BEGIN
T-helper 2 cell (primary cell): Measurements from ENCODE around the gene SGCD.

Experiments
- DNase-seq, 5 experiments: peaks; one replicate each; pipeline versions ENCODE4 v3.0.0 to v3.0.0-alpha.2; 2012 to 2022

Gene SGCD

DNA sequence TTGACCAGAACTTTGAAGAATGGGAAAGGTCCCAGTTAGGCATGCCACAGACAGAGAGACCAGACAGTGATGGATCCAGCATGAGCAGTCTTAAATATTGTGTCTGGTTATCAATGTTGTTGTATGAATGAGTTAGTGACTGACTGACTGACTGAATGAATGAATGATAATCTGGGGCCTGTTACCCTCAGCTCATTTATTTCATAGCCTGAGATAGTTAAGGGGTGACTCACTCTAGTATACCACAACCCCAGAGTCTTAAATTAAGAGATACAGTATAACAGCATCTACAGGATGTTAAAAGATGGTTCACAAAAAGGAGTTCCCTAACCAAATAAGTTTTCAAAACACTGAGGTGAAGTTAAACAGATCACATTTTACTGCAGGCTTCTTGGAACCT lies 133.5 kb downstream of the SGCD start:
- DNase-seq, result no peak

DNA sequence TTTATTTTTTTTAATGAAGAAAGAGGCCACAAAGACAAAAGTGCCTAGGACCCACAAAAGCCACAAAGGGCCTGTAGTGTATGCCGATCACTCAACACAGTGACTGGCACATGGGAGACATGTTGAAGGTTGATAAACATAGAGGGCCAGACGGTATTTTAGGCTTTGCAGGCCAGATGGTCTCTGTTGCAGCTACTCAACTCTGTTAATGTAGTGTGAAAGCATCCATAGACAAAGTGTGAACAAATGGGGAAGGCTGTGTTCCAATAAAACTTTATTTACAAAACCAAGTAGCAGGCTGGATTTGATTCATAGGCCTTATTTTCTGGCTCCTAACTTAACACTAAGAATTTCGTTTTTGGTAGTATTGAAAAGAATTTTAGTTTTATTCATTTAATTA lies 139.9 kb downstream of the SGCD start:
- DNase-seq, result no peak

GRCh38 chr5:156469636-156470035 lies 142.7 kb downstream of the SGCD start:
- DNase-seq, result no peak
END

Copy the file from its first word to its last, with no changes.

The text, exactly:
T-helper 2 cell (primary cell): Measurements from ENCODE around the gene SGCD.

Experiments
- DNase-seq, 5 experiments: peaks; one replicate each; pipeline versions ENCODE4 v3.0.0 to v3.0.0-alpha.2; 2012 to 2022

Gene SGCD

DNA sequence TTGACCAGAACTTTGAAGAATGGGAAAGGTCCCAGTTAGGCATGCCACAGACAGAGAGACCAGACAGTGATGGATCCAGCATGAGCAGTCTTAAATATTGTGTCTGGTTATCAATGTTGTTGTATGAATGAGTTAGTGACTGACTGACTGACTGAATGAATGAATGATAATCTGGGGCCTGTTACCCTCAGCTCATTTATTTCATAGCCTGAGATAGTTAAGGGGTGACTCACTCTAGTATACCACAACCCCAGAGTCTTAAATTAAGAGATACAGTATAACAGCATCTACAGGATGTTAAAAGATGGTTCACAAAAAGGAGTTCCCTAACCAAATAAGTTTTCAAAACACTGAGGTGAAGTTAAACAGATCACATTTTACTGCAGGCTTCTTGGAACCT lies 133.5 kb downstream of the SGCD start:
- DNase-seq, result no peak

DNA sequence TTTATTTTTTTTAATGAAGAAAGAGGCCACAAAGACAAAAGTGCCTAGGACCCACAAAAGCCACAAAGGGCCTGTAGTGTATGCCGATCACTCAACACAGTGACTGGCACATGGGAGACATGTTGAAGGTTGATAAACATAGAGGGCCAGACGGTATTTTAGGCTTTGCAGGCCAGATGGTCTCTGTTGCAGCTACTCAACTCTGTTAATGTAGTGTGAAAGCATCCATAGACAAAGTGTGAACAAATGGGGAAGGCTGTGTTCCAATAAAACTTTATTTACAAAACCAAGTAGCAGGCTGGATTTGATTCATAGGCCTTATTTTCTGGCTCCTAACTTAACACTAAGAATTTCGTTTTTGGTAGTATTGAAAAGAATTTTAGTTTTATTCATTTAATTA lies 139.9 kb downstream of the SGCD start:
- DNase-seq, result no peak

GRCh38 chr5:156469636-156470035 lies 142.7 kb downstream of the SGCD start:
- DNase-seq, result no peak